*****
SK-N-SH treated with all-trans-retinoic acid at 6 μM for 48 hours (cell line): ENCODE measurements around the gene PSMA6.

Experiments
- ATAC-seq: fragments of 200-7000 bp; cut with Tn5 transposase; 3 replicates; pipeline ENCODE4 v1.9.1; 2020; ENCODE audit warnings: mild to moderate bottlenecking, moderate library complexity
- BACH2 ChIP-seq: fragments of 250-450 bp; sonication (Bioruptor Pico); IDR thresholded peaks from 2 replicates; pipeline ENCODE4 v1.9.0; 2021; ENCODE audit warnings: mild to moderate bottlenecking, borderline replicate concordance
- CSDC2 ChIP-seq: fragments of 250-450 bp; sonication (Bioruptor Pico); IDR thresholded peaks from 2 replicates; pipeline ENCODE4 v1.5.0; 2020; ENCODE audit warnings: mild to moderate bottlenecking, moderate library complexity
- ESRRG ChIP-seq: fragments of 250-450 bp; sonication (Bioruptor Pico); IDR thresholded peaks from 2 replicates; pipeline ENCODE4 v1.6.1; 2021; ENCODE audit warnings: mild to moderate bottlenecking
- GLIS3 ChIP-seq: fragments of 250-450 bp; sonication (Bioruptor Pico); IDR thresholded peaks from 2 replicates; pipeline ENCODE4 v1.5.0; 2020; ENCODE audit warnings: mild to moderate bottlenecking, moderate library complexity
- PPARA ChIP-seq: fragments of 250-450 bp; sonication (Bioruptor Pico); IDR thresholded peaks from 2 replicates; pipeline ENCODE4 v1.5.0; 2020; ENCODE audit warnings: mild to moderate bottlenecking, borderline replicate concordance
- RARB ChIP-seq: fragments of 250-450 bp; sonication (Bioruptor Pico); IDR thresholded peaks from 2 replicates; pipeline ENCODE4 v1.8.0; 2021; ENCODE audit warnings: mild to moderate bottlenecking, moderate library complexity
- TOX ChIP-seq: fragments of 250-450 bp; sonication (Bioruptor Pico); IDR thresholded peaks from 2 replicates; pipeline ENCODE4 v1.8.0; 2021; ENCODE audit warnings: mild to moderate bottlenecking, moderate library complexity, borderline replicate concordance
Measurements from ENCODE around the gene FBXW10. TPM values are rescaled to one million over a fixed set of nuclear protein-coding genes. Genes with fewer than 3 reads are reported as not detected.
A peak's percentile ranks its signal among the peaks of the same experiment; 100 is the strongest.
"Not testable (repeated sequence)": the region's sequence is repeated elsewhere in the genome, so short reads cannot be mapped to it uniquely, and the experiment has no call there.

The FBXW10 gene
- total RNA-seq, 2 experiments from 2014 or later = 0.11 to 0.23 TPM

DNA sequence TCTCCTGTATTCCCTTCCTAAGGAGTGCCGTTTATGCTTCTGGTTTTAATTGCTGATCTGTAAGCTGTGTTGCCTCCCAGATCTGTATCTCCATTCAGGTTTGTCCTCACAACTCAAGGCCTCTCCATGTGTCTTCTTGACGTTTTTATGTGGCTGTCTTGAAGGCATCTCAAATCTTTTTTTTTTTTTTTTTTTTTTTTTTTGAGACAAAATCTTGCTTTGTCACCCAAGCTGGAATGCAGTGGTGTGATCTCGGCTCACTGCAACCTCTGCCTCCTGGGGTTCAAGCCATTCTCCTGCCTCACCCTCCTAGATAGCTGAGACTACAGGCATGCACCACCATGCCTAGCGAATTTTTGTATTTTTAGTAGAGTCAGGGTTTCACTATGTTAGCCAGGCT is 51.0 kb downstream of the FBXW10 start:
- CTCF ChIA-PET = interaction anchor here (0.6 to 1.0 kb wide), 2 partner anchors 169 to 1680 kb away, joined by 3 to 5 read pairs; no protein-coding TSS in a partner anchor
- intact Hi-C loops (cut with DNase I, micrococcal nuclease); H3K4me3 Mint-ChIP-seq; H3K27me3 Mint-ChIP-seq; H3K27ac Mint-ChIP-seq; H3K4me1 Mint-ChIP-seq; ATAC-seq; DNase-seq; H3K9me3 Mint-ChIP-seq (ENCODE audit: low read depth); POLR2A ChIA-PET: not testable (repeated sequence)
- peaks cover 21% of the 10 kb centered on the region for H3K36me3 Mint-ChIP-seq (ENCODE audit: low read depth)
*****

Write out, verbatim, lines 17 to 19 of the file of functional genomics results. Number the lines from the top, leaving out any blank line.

- CTCF ChIA-PET = interaction anchor here (0.6 to 1.0 kb wide), 2 partner anchors 169 to 1680 kb away, joined by 3 to 5 read pairs; no protein-coding TSS in a partner anchor
- intact Hi-C loops (cut with DNase I, micrococcal nuclease); H3K4me3 Mint-ChIP-seq; H3K27me3 Mint-ChIP-seq; H3K27ac Mint-ChIP-seq; H3K4me1 Mint-ChIP-seq; ATAC-seq; DNase-seq; H3K9me3 Mint-ChIP-seq (ENCODE audit: low read depth); POLR2A ChIA-PET: not testable (repeated sequence)
- peaks cover 21% of the 10 kb centered on the region for H3K36me3 Mint-ChIP-seq (ENCODE audit: low read depth)